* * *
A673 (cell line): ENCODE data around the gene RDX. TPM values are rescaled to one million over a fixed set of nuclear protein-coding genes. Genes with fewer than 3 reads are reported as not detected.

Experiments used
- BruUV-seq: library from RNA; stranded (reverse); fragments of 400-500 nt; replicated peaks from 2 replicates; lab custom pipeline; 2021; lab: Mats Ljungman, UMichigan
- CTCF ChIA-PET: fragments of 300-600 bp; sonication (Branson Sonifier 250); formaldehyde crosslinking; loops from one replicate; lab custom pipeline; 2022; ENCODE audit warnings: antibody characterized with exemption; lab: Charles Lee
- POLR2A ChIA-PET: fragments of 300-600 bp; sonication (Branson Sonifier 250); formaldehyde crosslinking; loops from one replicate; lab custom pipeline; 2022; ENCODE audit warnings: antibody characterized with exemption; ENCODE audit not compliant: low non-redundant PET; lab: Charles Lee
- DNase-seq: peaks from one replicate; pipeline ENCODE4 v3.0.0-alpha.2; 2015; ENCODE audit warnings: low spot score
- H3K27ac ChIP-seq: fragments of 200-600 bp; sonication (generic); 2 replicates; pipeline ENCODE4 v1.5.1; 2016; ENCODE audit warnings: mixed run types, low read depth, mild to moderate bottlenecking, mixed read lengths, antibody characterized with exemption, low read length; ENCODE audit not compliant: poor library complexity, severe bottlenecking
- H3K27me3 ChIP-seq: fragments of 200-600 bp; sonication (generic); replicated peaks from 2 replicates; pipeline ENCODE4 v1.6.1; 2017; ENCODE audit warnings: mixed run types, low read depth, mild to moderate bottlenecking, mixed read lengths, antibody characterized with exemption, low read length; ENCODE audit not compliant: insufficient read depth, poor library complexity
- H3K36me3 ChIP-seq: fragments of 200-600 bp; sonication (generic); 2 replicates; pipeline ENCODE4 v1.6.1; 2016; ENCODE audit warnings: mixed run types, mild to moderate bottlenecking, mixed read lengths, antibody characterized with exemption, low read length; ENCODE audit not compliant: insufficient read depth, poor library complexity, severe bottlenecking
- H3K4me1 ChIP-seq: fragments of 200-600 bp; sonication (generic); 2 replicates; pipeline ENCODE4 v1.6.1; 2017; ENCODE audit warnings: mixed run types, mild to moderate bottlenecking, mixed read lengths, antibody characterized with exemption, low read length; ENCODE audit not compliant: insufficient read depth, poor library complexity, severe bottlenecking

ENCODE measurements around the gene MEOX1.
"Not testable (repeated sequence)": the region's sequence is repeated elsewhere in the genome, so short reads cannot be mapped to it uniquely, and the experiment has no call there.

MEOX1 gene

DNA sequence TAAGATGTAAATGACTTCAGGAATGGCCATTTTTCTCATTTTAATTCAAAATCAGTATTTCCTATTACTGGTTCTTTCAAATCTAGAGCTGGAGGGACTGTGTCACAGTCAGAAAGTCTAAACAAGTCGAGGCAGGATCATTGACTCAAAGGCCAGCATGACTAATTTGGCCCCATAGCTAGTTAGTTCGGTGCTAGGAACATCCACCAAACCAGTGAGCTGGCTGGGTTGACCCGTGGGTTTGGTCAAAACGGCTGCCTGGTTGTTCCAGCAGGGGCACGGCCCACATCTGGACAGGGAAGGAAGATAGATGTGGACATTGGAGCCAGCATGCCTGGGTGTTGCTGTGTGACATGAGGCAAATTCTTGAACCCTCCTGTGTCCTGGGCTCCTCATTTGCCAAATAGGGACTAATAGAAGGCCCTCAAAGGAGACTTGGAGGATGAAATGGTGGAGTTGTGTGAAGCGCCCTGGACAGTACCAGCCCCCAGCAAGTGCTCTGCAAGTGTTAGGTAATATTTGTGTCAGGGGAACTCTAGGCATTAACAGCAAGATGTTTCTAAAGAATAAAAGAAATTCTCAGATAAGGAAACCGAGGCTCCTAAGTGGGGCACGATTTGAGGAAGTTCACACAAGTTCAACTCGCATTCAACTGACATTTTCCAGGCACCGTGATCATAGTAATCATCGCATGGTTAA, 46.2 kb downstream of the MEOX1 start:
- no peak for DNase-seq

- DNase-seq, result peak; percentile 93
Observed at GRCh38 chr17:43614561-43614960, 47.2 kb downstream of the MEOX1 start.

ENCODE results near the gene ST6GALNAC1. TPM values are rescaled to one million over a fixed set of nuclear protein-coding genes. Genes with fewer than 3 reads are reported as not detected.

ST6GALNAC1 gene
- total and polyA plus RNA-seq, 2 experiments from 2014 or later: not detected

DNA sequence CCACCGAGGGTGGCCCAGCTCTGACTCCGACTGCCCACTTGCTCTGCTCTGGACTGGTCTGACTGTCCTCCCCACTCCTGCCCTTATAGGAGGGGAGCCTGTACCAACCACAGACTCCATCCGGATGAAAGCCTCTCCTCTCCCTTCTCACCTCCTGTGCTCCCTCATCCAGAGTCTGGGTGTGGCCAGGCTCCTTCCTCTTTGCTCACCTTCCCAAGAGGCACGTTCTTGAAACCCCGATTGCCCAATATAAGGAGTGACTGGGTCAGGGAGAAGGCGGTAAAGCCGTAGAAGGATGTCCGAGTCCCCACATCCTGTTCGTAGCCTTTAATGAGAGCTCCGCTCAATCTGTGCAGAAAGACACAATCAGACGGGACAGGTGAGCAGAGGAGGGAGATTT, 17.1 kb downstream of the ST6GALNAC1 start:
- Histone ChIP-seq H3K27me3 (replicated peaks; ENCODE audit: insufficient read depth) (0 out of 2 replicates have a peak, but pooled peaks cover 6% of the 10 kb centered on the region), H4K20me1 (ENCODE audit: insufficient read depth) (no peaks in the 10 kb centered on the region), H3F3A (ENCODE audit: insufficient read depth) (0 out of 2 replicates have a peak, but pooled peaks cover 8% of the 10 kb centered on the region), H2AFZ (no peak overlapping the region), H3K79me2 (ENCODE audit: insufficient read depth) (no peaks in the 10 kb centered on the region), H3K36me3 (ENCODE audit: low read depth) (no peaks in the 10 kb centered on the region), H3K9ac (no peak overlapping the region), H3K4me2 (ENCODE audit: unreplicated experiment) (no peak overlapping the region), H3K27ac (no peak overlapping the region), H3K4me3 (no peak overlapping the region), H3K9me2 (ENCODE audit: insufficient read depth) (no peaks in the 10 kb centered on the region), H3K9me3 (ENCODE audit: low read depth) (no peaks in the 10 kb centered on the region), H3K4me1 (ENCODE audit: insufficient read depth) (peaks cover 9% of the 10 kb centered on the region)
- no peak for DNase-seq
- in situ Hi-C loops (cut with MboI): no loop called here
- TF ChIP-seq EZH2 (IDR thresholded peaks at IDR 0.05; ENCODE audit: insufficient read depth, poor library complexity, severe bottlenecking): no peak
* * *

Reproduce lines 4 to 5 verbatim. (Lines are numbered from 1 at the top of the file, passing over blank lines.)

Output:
- CTCF ChIA-PET: fragments of 300-600 bp; sonication (Branson Sonifier 250); formaldehyde crosslinking; loops from one replicate; lab custom pipeline; 2022; ENCODE audit warnings: antibody characterized with exemption; lab: Charles Lee
- POLR2A ChIA-PET: fragments of 300-600 bp; sonication (Branson Sonifier 250); formaldehyde crosslinking; loops from one replicate; lab custom pipeline; 2022; ENCODE audit warnings: antibody characterized with exemption; ENCODE audit not compliant: low non-redundant PET; lab: Charles Lee